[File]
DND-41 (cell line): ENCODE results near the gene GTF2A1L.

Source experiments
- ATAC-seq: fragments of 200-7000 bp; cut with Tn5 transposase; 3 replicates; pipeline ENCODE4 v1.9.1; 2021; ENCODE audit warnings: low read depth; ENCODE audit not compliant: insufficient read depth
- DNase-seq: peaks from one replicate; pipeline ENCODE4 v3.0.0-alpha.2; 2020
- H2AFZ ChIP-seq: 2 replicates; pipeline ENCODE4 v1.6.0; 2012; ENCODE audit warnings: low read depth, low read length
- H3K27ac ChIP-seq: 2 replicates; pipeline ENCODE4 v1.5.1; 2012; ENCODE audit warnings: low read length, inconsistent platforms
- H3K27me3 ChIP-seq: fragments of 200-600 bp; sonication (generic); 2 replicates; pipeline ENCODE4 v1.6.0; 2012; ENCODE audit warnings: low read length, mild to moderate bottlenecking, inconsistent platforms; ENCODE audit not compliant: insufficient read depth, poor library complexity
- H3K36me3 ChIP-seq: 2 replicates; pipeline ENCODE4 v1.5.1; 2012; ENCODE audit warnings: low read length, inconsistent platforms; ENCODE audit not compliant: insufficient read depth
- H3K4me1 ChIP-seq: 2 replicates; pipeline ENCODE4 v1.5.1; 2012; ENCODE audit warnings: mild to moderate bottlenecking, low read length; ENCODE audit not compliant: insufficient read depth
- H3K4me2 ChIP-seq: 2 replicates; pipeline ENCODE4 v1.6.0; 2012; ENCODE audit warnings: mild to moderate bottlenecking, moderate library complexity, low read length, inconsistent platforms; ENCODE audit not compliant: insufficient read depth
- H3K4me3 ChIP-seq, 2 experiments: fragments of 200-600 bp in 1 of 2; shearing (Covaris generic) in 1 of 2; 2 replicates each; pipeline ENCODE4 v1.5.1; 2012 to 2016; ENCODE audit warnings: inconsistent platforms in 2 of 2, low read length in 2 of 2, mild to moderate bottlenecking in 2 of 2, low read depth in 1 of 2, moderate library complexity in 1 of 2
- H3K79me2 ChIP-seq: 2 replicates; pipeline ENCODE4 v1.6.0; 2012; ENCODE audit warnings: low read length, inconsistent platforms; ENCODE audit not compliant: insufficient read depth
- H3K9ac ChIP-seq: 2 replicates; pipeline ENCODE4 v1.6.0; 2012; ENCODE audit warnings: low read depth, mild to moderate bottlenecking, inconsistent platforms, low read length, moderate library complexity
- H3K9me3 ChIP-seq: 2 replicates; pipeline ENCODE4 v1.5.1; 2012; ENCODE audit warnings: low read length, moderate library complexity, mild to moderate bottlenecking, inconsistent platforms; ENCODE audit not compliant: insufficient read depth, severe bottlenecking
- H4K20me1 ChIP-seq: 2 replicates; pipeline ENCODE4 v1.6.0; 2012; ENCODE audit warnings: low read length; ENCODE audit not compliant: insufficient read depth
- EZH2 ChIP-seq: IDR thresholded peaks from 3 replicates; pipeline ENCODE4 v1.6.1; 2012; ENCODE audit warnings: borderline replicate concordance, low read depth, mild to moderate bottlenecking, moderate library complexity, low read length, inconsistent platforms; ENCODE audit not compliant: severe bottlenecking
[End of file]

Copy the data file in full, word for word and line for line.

DND-41 (cell line): ENCODE results near the gene GTF2A1L.

Source experiments
- ATAC-seq: fragments of 200-7000 bp; cut with Tn5 transposase; 3 replicates; pipeline ENCODE4 v1.9.1; 2021; ENCODE audit warnings: low read depth; ENCODE audit not compliant: insufficient read depth
- DNase-seq: peaks from one replicate; pipeline ENCODE4 v3.0.0-alpha.2; 2020
- H2AFZ ChIP-seq: 2 replicates; pipeline ENCODE4 v1.6.0; 2012; ENCODE audit warnings: low read depth, low read length
- H3K27ac ChIP-seq: 2 replicates; pipeline ENCODE4 v1.5.1; 2012; ENCODE audit warnings: low read length, inconsistent platforms
- H3K27me3 ChIP-seq: fragments of 200-600 bp; sonication (generic); 2 replicates; pipeline ENCODE4 v1.6.0; 2012; ENCODE audit warnings: low read length, mild to moderate bottlenecking, inconsistent platforms; ENCODE audit not compliant: insufficient read depth, poor library complexity
- H3K36me3 ChIP-seq: 2 replicates; pipeline ENCODE4 v1.5.1; 2012; ENCODE audit warnings: low read length, inconsistent platforms; ENCODE audit not compliant: insufficient read depth
- H3K4me1 ChIP-seq: 2 replicates; pipeline ENCODE4 v1.5.1; 2012; ENCODE audit warnings: mild to moderate bottlenecking, low read length; ENCODE audit not compliant: insufficient read depth
- H3K4me2 ChIP-seq: 2 replicates; pipeline ENCODE4 v1.6.0; 2012; ENCODE audit warnings: mild to moderate bottlenecking, moderate library complexity, low read length, inconsistent platforms; ENCODE audit not compliant: insufficient read depth
- H3K4me3 ChIP-seq, 2 experiments: fragments of 200-600 bp in 1 of 2; shearing (Covaris generic) in 1 of 2; 2 replicates each; pipeline ENCODE4 v1.5.1; 2012 to 2016; ENCODE audit warnings: inconsistent platforms in 2 of 2, low read length in 2 of 2, mild to moderate bottlenecking in 2 of 2, low read depth in 1 of 2, moderate library complexity in 1 of 2
- H3K79me2 ChIP-seq: 2 replicates; pipeline ENCODE4 v1.6.0; 2012; ENCODE audit warnings: low read length, inconsistent platforms; ENCODE audit not compliant: insufficient read depth
- H3K9ac ChIP-seq: 2 replicates; pipeline ENCODE4 v1.6.0; 2012; ENCODE audit warnings: low read depth, mild to moderate bottlenecking, inconsistent platforms, low read length, moderate library complexity
- H3K9me3 ChIP-seq: 2 replicates; pipeline ENCODE4 v1.5.1; 2012; ENCODE audit warnings: low read length, moderate library complexity, mild to moderate bottlenecking, inconsistent platforms; ENCODE audit not compliant: insufficient read depth, severe bottlenecking
- H4K20me1 ChIP-seq: 2 replicates; pipeline ENCODE4 v1.6.0; 2012; ENCODE audit warnings: low read length; ENCODE audit not compliant: insufficient read depth
- EZH2 ChIP-seq: IDR thresholded peaks from 3 replicates; pipeline ENCODE4 v1.6.1; 2012; ENCODE audit warnings: borderline replicate concordance, low read depth, mild to moderate bottlenecking, moderate library complexity, low read length, inconsistent platforms; ENCODE audit not compliant: severe bottlenecking